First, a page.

If you are a city, county, or Joint Powers Authority (JPA) planning to participate in CCA Service, you should first develop an understanding of the California electric market restructuring process and protocols. We recommend that entities interested in providing CCA Service review the California Public Utilities Commission’s (CPUC) website for further information on CCA, including:
Are you an eligible entity planning to participate in the CCA service? The process outlined below is the CPUC-approved process to submit a notification of intent to become a CCA. The steps are further described on the CPUC website.
- Develop an Implementation Plan
- Prepare a Statement of Intent
- Register and file an Implementation Plan with the CPUC
- Provide financial security to SCE
- Secure a certified Scheduling Coordinator
- Ensure resource adequacy
SCE’s Role in Generation
SCE has no role in generation for CCA customers. The generation is solely provided by the CCA.
SCE’s Role in Transmission
California’s Investor Owned Utilities (IOUs), including SCE, continue to own and maintain their transmission facilities (the highest voltage lines), but have turned operational control of these facilities over to the California Independent System Operator (CAISO) per AB1890, which restructured the electric utility industry in California. The CAISO operates the overall transmission system to ensure that all generation suppliers have equal opportunity to send their electricity through the transmission system to consumers, and to maintain the balance between the supply and demand for electricity. The CAISO also assumes responsibility for the safety and reliability of the transmission system.
SCE’s Role in Distribution
SCE continues to own and operate the regulated distribution lines in its franchise territory and is responsible for the reliable and safe delivery of electricity to end-use customers.
Under CCA Service, the CCA is responsible for procuring the generation portion of its customers’ electricity service (including ancillary services). The CCA is responsible for ensuring that the power needs of CCA Service customers are scheduled and settled with the CAISO. Additionally, CCAs are responsible for customer communications and customer inquiries regarding, and the management and oversight of, their own CCA Service programs.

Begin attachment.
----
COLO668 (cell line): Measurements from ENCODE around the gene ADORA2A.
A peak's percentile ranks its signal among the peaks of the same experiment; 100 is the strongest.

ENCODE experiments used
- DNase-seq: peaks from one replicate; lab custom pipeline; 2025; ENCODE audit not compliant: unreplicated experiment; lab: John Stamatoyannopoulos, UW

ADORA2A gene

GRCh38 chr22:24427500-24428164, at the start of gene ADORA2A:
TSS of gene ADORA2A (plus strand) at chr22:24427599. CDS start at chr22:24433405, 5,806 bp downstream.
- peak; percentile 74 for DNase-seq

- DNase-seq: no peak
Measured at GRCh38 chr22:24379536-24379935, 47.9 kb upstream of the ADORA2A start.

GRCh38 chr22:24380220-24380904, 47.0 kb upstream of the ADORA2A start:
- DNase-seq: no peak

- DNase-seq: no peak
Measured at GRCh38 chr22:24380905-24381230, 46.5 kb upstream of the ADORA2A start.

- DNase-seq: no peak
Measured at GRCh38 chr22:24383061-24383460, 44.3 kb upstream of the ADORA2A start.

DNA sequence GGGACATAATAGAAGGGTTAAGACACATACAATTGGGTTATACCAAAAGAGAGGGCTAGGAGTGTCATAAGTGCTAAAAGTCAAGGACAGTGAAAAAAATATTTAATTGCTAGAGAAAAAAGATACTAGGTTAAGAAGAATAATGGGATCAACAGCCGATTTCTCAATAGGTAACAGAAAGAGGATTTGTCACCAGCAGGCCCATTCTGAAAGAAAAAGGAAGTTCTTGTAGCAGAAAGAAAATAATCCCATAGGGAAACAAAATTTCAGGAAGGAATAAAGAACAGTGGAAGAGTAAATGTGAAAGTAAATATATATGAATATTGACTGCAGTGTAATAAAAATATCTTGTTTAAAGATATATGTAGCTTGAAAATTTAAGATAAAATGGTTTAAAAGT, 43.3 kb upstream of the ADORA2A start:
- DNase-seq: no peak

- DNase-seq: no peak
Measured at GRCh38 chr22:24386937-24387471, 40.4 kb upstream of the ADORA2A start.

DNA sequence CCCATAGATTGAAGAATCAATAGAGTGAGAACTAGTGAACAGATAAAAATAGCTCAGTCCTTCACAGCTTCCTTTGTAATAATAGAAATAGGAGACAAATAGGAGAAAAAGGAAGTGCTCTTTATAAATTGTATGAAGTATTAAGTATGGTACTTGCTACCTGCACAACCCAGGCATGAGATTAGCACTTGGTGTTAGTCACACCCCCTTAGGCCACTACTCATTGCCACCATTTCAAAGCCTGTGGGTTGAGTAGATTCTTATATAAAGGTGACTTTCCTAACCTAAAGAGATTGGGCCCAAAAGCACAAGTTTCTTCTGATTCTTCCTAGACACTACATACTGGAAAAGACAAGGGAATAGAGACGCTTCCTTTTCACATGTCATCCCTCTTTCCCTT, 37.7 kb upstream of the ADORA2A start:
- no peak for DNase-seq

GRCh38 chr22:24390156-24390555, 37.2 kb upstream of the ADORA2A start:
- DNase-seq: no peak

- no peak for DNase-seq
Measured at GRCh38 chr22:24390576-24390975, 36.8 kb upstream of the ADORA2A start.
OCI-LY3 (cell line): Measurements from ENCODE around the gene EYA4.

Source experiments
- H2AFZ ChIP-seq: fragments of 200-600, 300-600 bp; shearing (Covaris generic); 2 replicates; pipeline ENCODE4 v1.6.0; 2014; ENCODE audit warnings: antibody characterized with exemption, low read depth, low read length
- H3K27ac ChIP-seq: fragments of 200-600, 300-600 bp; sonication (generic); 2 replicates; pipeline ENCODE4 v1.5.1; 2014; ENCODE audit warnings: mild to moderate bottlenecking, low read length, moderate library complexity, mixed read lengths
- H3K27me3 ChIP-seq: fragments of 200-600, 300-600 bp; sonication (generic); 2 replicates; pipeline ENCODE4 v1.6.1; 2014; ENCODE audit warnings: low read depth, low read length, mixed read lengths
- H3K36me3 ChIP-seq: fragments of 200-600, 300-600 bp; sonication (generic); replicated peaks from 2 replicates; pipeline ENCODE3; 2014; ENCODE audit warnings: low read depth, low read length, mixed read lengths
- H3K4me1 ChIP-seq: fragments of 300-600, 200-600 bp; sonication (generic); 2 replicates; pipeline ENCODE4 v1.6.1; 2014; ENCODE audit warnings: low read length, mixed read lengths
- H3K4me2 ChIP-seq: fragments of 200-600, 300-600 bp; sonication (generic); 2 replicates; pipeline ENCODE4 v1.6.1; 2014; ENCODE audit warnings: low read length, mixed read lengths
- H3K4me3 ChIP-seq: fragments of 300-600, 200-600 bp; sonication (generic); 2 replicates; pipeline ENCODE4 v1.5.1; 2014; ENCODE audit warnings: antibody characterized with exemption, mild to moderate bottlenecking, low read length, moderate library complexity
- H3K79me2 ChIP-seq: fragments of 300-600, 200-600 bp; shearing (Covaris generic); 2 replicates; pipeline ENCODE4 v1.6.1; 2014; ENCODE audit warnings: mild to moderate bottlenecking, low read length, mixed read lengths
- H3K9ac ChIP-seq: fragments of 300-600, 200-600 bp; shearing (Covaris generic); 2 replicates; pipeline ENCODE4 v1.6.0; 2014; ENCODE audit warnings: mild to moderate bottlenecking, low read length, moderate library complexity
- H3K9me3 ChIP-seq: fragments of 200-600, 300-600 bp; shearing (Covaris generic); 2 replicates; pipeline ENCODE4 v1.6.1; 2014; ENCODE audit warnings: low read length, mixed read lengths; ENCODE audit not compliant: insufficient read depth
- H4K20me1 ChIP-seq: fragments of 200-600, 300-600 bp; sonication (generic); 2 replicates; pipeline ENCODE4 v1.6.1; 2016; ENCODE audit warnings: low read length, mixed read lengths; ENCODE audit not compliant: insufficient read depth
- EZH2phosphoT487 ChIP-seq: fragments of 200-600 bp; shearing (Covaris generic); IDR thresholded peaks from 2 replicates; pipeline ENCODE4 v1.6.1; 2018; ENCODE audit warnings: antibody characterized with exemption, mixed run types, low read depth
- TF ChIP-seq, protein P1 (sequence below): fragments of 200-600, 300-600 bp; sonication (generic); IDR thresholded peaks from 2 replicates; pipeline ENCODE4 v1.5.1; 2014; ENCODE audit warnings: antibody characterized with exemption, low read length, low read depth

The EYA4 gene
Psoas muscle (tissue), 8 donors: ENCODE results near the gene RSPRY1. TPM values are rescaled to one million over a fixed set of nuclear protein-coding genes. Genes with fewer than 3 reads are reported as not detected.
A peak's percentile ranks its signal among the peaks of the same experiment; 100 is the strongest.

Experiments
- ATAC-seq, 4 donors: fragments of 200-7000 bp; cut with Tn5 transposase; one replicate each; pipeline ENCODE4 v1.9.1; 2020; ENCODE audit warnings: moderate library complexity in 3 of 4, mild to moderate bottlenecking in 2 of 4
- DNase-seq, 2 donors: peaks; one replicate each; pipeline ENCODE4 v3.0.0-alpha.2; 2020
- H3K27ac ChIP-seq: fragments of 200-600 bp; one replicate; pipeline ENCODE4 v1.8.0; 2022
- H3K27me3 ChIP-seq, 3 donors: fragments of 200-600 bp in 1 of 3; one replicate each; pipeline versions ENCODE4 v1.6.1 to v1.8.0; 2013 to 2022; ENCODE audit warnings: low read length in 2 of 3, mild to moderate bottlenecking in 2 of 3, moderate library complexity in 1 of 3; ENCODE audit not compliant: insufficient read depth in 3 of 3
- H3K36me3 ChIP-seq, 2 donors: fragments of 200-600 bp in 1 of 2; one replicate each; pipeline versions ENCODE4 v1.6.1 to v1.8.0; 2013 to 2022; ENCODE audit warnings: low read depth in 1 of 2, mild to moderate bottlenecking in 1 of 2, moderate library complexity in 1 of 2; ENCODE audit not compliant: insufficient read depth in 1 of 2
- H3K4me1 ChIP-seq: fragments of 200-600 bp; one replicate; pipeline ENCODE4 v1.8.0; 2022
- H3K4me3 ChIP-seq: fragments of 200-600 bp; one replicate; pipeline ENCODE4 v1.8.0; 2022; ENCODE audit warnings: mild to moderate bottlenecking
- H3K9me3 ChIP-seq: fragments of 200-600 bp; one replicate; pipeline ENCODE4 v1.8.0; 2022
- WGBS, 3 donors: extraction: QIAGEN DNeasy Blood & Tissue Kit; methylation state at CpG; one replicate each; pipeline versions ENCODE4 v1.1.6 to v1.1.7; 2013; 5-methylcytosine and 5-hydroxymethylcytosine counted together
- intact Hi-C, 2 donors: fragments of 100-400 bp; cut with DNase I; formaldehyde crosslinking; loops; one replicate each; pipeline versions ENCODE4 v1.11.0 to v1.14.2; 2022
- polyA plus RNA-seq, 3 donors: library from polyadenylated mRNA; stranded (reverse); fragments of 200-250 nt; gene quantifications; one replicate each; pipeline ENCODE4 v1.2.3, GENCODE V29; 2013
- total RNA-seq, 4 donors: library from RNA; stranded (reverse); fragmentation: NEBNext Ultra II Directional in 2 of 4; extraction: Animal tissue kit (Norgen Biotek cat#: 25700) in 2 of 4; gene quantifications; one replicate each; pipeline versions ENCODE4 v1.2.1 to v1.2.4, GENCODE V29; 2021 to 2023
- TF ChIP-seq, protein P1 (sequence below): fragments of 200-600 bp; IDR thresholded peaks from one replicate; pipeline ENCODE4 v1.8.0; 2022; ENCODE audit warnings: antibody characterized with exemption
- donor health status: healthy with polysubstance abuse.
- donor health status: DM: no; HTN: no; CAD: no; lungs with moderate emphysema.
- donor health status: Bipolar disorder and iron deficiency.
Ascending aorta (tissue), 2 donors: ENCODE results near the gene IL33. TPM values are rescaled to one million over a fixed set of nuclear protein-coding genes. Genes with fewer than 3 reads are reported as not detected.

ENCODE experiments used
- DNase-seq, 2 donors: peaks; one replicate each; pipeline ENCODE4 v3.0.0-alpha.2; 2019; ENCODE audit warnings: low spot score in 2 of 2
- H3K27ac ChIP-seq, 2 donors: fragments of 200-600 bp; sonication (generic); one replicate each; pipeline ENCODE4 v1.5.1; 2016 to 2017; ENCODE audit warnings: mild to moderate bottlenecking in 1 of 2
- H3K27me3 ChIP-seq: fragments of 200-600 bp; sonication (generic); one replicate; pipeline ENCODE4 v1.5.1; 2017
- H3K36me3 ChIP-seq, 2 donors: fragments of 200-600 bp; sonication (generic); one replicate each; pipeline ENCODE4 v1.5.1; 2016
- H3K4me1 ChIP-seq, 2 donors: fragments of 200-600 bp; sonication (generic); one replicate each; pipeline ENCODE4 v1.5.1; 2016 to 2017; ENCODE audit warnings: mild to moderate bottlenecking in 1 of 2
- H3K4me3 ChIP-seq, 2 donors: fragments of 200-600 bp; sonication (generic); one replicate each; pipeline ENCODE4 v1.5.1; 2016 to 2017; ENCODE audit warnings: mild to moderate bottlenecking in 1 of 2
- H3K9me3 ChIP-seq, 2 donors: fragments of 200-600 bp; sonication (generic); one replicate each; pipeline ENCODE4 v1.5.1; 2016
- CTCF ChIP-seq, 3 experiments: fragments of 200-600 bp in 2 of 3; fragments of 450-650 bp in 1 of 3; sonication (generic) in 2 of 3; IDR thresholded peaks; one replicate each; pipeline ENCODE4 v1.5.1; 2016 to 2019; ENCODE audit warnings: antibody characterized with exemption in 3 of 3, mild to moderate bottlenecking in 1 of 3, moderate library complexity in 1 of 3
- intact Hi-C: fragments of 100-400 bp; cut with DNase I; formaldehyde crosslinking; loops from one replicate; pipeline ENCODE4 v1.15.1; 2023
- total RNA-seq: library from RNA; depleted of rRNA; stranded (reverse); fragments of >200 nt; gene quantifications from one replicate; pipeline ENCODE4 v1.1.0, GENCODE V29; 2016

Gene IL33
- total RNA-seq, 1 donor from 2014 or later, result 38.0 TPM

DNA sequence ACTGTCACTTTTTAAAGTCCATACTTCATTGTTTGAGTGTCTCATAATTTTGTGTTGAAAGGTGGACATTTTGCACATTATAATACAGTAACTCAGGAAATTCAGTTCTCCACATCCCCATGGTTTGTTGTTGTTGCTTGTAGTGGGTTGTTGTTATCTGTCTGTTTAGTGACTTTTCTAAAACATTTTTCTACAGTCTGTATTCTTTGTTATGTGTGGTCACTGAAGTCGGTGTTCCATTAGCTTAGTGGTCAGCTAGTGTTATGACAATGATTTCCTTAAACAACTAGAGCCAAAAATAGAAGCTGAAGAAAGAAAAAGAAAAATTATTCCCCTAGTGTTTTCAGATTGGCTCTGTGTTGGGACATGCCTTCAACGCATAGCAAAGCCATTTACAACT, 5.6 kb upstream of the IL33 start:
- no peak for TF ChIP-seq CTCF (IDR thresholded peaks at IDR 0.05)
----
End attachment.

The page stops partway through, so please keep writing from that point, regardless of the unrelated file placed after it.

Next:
Customer-specific information is confidential and can only be provided to a CCA after SCE has received a signed Community Choice Aggregator Non-Disclosure Agreement (Form 14-769) and a signed Community Choice Aggregation Declaration (Form 14-770) A CCA must have an Implementation Plan on file with the CPUC prior to the release by SCE of residential customer-specific information.
A CCA can also request non-confidential information subject to the 15/15 Rule adopted by the Commission as part of the Direct Access (DA) Proceeding on the protection of customer confidentiality. As explained in Schedule CCA-INFO: Community Choice Aggregation – Information Fees, the 15/15 Rule requires that any aggregated customer information provided by SCE be made up of at least 15 customers and a single customer’s load must be less than 15% of an assigned category. If the number of customers contained within the compiled data is below 15, or if a single customer’s load is equal to or greater than 15% of the total data, categories must be combined before the information is released. The Rule further requires that if the 15/15 Rule is triggered for a second time after the data has been screened once already using the 15/15 Rule, the customer will be excluded from the information being provided.
For additional detail on information provided at no charge vs. for a fee, please reference Schedule CCA-INFO Community Choice Aggregation – Information Fees.
All residential customers located within a CCA service area must be offered CCA service. A CCA may also elect to serve non-residential customers within its CCA jurisdiction.
The CCA program operates on an “opt-out” basis. All customers within the CCA’s jurisdiction (including Direct Access customers) are automatically enrolled into the CCA program unless they submit an opt-out request.
Any customer that is not interconnected with the rest of the system may encounter CCA participation limitations. For example, at this time SCE is not aware of any proposal from any CCA to arrange for the delivery of energy to customers on Santa Catalina Island.
For any accounts established to bill only non-energy service, such as Added Facilities and Other Operating Revenue, participation in CCA Service may not be feasible.
- Added Facilities occur when an applicant requests, and SCE agrees, to install facilities which are in addition to, or in substitution for the standard facilities SCE would normally install. The costs associated with Added Facilities are the responsibility of the applicant.
- Other Operating Revenue (OOR) is revenue generated from non-energy service provided by SCE.
SCE and the CCA will work together to reach agreement on a mutually acceptable implementation plan and schedule. A CCA has the legal authority under AB 117 to offer CCA Service to some eligible customers before others; this may include incrementally enrolling customers in the program. This incremental enrollment process is referred to as phase-in.
A CCA may propose its own phase-in plan to SCE. To assist CCAs with this effort and to minimize the phase-in costs, SCE has developed an optional Standard Phase-In Service. The Standard Phase-In Service includes the following options:
- Phase-in by customer class, or
- Phase-in by rate class, or
- Phase-in by incorporated city, or
- Phase-in by county.